Walt Disney died long before he was able to see an progress on EPCOT. Though his idea for a Utopian city was set aside for the moment, plans to open a new park continued. Originally, there was much indecision among Imagineers on the park’s purpose, with some wanting it to represent present and any future technological advances while others wanted it to showcase international cultures and customs. At some point in time, the two ideas came together forming a plan similar to those of the world expos, where new technology is presented and guests are able to experience different cultures from around the world with Spaceship Earth as the centerpiece and main attraction.
Opening in 1982, Spaceship Earth was sponsored by the Bell System who had a monopoly on telephone services across the United States. In 1984, the Bell System was broken into smaller companies, with it’s parent company, AT&T, becoming it’s own company. AT&T would go on to continue sponsoring Spaceship Earth from 1984 to 2004.
In 1994, technology had drastically changed since Spaceship Earth opened and AT&T saw it as something that represented the old world, so they decided it was time for a update. Though the majority of the scenes of our history remained unchanged, those showing our current and future communication were largely updated; the script was rewritten, the theme song removed and Jeremy Irons was brought in to narrate. It was with this update that the post-show area was changed, replacing the original “Earth Station” with “AT&T’s Global Neighborhood”. The new post-show experience featured hand-on exhibits featuring AT%T’s communication technology.
Photo(Falcon’s Treehouse): Falcon’s Treehouse designed the new post-experience with the idea of combining nature with high technology materials.
In 1999, to coincide with the Millennium Celebration, AT&T once again updated the post-show. The original “Global Neighborhood” exhibits were removed and replaced with a large tree made of thick steel cable dubbed “The Network Tree” which sat atop a geodesic, transparent floor. Guests were able to see all the cables which connected to various exhibits through the tree’s branches and roots. This new post-show was renamed “The New Global Neighborhood”.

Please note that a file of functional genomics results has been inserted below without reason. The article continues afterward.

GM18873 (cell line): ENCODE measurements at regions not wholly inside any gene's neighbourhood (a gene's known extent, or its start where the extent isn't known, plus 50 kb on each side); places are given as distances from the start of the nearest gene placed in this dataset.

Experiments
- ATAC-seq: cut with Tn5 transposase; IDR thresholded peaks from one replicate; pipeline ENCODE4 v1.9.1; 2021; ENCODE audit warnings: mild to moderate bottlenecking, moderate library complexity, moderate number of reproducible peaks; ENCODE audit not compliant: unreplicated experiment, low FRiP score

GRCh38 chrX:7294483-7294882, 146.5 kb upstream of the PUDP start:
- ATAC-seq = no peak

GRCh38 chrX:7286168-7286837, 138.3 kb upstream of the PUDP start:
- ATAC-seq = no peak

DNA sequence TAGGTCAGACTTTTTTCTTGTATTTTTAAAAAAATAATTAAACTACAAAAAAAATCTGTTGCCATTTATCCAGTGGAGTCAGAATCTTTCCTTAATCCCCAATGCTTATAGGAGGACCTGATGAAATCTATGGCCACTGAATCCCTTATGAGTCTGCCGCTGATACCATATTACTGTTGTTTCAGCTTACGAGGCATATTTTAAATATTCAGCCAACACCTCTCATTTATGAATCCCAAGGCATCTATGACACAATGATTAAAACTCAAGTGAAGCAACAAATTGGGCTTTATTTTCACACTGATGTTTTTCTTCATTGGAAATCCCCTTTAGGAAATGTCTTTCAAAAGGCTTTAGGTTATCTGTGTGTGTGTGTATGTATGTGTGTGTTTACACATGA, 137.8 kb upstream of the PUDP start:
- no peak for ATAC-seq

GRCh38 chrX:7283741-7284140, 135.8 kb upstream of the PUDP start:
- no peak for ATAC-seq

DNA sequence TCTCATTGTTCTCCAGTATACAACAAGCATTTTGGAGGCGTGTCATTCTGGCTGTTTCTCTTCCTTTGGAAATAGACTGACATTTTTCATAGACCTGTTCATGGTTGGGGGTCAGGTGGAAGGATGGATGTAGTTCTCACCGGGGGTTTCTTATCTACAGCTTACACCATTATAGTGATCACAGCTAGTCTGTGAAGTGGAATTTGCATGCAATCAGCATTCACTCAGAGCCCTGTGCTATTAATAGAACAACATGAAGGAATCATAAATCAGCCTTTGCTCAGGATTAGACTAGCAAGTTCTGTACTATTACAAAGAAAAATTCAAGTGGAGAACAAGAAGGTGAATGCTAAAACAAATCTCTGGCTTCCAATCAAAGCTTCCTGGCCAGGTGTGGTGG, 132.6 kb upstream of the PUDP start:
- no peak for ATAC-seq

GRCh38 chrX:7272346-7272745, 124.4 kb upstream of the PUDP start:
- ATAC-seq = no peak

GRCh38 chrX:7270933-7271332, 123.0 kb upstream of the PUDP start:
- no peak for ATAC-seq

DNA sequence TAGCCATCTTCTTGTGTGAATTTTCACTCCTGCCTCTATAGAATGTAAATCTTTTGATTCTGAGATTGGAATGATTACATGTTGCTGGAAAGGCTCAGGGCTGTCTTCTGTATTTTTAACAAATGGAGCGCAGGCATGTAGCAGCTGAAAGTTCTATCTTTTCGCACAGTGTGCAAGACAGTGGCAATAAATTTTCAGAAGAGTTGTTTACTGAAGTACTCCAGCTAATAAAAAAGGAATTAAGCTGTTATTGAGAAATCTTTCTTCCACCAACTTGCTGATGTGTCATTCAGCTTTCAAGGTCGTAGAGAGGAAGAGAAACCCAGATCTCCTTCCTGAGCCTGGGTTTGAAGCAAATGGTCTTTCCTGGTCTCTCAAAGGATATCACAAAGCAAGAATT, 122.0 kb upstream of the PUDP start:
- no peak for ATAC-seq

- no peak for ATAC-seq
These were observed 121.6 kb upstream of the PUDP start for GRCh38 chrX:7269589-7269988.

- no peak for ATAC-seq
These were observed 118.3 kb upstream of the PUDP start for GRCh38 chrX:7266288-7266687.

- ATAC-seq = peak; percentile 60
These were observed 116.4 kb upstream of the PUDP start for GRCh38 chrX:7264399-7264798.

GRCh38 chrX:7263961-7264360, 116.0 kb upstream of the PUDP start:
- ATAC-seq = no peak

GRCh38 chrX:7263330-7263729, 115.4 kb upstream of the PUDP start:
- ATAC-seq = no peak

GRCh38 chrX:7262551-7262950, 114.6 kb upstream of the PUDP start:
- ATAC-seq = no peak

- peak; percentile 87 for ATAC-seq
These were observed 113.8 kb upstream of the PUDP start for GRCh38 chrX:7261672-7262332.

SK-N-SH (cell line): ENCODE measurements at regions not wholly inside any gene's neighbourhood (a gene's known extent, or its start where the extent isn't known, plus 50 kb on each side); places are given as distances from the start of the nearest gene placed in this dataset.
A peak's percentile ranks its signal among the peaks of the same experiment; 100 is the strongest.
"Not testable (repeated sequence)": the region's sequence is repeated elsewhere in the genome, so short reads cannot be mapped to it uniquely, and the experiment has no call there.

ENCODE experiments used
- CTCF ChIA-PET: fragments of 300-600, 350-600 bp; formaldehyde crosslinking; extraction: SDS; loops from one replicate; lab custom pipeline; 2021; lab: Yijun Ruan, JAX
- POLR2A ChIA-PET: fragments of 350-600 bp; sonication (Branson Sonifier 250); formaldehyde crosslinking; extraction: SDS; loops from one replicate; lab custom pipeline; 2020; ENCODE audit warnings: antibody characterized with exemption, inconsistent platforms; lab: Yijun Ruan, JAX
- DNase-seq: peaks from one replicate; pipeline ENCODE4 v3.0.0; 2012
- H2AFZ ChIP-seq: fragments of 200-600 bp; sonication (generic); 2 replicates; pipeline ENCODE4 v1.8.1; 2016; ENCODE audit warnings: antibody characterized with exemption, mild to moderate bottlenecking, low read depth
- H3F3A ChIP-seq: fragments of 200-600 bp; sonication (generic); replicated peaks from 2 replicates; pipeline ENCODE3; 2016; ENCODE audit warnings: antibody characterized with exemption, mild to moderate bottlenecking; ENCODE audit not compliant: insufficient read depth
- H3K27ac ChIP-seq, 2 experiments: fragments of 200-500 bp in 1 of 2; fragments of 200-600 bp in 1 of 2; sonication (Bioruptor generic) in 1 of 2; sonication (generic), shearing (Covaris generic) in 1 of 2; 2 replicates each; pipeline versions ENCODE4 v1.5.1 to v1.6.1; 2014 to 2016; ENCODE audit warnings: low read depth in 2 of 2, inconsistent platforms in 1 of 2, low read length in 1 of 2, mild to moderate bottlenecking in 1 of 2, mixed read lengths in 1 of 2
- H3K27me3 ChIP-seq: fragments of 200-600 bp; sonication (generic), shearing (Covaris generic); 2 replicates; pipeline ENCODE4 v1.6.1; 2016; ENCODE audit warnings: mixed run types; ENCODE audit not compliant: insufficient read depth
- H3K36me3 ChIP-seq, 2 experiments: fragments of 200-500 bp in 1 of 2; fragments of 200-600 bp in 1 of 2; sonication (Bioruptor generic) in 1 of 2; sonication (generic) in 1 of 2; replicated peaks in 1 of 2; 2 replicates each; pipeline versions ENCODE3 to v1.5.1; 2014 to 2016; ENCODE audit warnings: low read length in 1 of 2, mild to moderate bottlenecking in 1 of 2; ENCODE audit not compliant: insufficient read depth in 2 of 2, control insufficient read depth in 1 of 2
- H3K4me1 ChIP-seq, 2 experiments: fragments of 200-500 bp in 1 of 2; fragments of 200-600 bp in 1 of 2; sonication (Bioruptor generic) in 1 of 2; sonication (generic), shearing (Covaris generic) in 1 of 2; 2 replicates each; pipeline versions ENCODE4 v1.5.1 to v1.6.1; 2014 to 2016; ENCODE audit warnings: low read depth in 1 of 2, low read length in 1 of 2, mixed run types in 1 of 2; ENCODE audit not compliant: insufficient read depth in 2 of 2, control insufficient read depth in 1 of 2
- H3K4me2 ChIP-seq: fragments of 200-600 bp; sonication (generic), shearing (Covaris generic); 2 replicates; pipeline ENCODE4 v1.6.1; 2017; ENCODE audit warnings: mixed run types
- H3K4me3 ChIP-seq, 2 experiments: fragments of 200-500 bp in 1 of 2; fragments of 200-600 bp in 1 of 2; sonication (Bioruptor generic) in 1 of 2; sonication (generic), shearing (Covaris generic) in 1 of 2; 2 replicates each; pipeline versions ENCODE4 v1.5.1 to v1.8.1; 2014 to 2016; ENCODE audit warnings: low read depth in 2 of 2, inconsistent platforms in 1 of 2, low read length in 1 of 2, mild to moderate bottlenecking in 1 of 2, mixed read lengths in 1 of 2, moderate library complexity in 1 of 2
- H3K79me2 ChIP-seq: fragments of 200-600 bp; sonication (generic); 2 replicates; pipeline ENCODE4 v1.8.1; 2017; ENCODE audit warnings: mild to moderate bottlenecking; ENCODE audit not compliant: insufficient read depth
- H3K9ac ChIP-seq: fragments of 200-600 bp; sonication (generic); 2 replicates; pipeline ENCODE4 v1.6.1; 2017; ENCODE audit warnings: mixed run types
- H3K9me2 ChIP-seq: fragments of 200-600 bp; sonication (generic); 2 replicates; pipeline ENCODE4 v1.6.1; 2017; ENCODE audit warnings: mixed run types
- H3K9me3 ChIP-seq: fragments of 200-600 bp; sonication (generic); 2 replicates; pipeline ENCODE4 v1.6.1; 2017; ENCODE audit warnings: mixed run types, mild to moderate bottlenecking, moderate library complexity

In 2003, after nearly 20-years as the sponsor, AT&T decided to end it’s partnership with Disney and subsequent sponsorship of the attraction. The “New Global Neighborhood” was removed and the area boarded up.
Photo(Nomeus, 2006 – Flurbex.com): The Network Tree as it stood years after it was boarded up.
Photo(Emily Dietrich, 2011): After a rash of vandalism and theft at the home, it was boarded up, though that didn’t stop someone from kicking the door off it’s hinges.
Nestled into the coast of the Indian River Lagoon, where south Florida and central Florida first start to merge, sits an incredible historical house – once undoubtedly one of the most beautiful gems of the area – in an incredibly depressing state of disrepair.
Built circa 1900 by William Robinson, the large, two-story family home was a gorgeous example of Folk-Victorian architecture. Boasting a balcony fully crossing the front of the home and complete with intricate and ornate details, bay windows on the first and second floor, and a matching garage and doghouse, this family home has sat quietly for the last several years after its last owners abandoned it post-hurricane Frances in 2004 when it was deemed uninhabitable. The home has been in foreclosure since 2008, however, in the same year St Lucie County voted in favor of designating the William Robinson house as an exceptional historic resource. With such a designation, the owners would be able to receive a considerable amount of assistance to help with the maintenance – yet the home still sits, silently, in shambles. It is currently the only home in St Lucie County’s historic register.
Photo(Emily Dietrich, 2011): The ceiling is collapsing and there are holes throughout the entirety of the home.
It is apparent that the last owners had suffered a family tragedy before abandoning the home. At the last visit, the home was still full of all sorts of trinkets and treasures from the life that they left behind, most of which are, unfortunately, incredibly weather damaged or destroyed. Family photos, both old and new, are littered across the floors. Newspapers, books, magazines and personal papers are also abundant, spilling out of boxes and scattered from room to room. The tiny kitchen is completely stripped, and vandals have begun to mark the place with random bits of graffiti. The floors are broken, weathered, and soft; upstairs is a real hazard, with some spots too dangerous to continue past. The most gripping part of the house, however, is the child’s room upstairs – still full of toys, photos, and other personal effects.
Every day in the volatile south Florida weather undoubtably seals the fate of the home just a little bit more. Every storm, big or small, is a huge threat. Being right on the coast is certainly not helping it either, with the salt water breezes coming from the estuary that it sits directly across from. Everyone who knows the house seems to hope that it can be saved somehow, although with every passing day the outlook seems to be more and more bleak, even at best.